The Met is finally out for MiPS: an integrated case, custody, intelligence and investigation system. Three bidders will fight it out, and the rest of the sector should watch closely. Here are six points for the police ICT community to bear in mind as the procurement unfolds.

Delayered gratification

This is high risk stuff, at the sharp end of technology-led transformation. The MPS wants the MiPS solution to “facilitate the end-to-end management of tasks with minimal supervisory oversight”, so that it can increase the numbers of personnel supervised by each manager. It presages a significant change in management practices for operational policing, relying on an aggressively paced software roll-out. MOPAC (under completely new management, presumably), the Met Fed and the London-centric media will be alert to indications that “minimal oversight” isn’t working. The new system will be closely associated with the new operating model, and therefore under intense scrutiny.

If they get it right, chief officer teams across the country will look at similar reforms, supported by their core policing systems. But if the new operating model fails, it could retard investment in digital workflow across the sector. Fingers crossed all round.

Game of thrones

Scale and clout makes the Met a kingmaker in the police systems market. Much rides on the outcome for CIOs from other forces, and for centralised police information sharing and IT procurement.
Northgate – doing best recently when big forces and collaborations go to market – will be undisputed leader if it wins MiPS. The Athena and Connect forces might worry in the short term about Northgate’s development resource, but in the medium term they would certainly benefit from their supplier’s investment in new modules and features, and from the development of mobile ecosystems to support the platform.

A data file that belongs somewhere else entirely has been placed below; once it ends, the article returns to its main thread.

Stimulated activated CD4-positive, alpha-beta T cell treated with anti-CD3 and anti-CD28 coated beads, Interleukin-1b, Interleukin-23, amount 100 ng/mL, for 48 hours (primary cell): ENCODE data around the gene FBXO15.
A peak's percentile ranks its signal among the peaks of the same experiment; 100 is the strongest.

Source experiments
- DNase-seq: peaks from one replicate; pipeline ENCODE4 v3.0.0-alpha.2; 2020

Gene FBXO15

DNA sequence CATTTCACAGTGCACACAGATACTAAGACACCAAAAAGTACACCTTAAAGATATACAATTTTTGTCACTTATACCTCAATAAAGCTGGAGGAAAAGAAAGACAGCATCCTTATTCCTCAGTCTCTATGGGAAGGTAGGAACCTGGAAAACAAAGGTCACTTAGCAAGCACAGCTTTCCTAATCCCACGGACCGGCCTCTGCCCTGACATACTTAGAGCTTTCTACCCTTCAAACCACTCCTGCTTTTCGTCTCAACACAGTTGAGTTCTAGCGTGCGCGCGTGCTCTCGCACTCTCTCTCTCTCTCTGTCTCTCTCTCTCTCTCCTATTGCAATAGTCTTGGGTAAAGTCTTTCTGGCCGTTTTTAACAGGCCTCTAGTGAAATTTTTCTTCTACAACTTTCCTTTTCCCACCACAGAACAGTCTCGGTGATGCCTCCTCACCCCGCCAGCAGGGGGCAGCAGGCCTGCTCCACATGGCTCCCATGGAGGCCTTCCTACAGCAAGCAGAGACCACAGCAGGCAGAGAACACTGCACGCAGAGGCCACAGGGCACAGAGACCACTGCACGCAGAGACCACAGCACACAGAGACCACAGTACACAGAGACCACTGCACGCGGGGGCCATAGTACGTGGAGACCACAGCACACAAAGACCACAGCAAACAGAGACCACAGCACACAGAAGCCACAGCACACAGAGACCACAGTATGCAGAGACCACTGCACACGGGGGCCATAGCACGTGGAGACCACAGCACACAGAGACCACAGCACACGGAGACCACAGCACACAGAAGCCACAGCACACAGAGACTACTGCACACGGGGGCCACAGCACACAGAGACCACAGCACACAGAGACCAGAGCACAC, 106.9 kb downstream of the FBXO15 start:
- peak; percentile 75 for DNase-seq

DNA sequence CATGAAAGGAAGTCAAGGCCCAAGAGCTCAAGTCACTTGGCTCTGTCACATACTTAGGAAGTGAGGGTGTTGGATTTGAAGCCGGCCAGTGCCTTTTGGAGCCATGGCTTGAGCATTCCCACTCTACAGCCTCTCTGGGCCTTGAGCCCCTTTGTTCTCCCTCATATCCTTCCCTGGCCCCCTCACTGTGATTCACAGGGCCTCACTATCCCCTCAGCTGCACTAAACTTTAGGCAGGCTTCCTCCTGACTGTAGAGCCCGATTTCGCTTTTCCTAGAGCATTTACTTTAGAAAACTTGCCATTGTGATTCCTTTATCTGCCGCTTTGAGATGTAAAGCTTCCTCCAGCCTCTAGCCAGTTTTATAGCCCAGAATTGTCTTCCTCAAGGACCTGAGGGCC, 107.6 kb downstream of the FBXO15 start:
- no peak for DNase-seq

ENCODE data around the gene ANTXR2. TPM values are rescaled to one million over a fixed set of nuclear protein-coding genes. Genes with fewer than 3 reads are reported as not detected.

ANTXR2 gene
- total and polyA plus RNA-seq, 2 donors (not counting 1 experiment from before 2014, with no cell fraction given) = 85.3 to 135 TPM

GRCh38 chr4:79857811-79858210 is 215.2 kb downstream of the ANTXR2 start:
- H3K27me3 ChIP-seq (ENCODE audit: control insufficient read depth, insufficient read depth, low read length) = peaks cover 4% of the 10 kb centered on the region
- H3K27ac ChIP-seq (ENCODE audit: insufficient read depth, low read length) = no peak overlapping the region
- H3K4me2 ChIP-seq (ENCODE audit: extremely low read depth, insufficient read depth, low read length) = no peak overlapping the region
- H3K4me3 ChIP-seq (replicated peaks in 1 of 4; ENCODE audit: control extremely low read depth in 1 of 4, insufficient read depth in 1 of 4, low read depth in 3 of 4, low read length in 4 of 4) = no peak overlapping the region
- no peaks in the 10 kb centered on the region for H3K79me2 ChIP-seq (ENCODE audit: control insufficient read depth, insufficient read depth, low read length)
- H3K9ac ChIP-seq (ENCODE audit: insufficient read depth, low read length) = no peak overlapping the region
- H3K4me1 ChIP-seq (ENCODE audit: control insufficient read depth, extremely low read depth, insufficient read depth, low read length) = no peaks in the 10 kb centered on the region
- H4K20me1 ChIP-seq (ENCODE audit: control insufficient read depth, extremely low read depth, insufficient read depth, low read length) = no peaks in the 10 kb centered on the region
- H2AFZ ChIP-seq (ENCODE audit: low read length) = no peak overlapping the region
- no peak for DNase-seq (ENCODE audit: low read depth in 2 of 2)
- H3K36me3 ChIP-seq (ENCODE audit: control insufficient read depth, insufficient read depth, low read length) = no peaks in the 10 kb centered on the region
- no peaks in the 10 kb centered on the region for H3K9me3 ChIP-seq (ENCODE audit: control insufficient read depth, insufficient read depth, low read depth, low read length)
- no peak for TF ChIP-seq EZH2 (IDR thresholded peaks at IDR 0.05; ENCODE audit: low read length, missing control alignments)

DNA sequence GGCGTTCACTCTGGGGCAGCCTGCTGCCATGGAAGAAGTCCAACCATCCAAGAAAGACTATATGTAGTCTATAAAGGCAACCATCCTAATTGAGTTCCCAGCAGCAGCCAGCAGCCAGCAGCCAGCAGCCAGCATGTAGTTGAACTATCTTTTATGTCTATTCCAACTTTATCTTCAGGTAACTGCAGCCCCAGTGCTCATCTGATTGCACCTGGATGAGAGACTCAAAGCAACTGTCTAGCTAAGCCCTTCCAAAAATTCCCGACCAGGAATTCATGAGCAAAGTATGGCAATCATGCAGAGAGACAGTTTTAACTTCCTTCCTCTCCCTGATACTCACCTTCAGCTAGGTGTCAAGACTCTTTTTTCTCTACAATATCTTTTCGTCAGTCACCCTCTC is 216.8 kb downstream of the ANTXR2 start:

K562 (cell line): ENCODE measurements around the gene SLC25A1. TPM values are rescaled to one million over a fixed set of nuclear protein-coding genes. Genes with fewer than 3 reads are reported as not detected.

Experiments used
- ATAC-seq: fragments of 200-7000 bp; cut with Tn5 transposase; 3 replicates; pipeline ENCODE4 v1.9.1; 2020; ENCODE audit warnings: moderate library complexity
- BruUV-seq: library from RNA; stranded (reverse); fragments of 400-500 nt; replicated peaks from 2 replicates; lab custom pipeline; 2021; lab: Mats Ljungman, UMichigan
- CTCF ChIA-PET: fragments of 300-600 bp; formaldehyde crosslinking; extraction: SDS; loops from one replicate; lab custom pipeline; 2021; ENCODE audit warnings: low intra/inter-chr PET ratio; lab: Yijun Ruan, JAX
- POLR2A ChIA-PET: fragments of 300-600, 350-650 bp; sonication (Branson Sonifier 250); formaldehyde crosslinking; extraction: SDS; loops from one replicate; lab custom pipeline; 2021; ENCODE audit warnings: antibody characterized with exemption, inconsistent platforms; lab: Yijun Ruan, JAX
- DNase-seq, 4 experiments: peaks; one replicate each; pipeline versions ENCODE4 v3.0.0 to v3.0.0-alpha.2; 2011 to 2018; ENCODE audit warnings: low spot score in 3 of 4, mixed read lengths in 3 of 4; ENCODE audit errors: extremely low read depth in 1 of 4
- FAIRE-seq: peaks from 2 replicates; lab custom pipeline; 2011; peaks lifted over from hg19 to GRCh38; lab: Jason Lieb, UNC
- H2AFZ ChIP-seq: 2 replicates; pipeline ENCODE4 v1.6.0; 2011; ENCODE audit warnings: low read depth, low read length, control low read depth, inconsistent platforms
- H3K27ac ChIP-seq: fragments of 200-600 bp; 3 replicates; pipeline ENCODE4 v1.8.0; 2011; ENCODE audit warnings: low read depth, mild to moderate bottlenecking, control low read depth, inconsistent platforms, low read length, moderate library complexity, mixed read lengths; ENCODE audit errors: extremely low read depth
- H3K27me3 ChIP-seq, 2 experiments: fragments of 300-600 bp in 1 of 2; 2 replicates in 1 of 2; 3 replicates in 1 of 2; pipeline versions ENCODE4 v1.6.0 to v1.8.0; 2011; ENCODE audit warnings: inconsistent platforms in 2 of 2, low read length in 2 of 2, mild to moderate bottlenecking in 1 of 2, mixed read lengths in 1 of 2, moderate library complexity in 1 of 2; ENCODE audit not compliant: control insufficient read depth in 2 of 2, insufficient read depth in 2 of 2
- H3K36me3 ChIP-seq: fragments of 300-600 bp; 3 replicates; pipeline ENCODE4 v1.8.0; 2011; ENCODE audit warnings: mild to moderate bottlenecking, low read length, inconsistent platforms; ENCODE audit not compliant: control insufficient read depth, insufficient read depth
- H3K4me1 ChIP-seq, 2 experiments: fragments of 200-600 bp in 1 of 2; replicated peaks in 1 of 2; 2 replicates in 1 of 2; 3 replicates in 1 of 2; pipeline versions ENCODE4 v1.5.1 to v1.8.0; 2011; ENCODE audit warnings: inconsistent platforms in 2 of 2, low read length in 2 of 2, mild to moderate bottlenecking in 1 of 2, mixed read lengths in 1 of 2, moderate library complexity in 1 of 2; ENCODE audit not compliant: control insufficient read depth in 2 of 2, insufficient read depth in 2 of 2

While Niche has numbers on its side, it has appeared reluctant to significantly revamp its core product. As collaborations and partnerships between Minerva forces develop they may well outgrow their vendor and look elsewhere. Should the Canadians decide to go all out to win the Met deal, though, there will be a clear migration path for Niche clusters. In contrast, a win for Capita PoliceWorks or for Accenture’s AOPS would mean that clusters of forces currently using Niche would have two next-generation systems with marquee English policing customers to choose from.
So this procurement will do much to establish who the champion is, and who the challenger is, in a market which finds duopolies easiest to manage, but needs co-operation all round on standards for information exchange.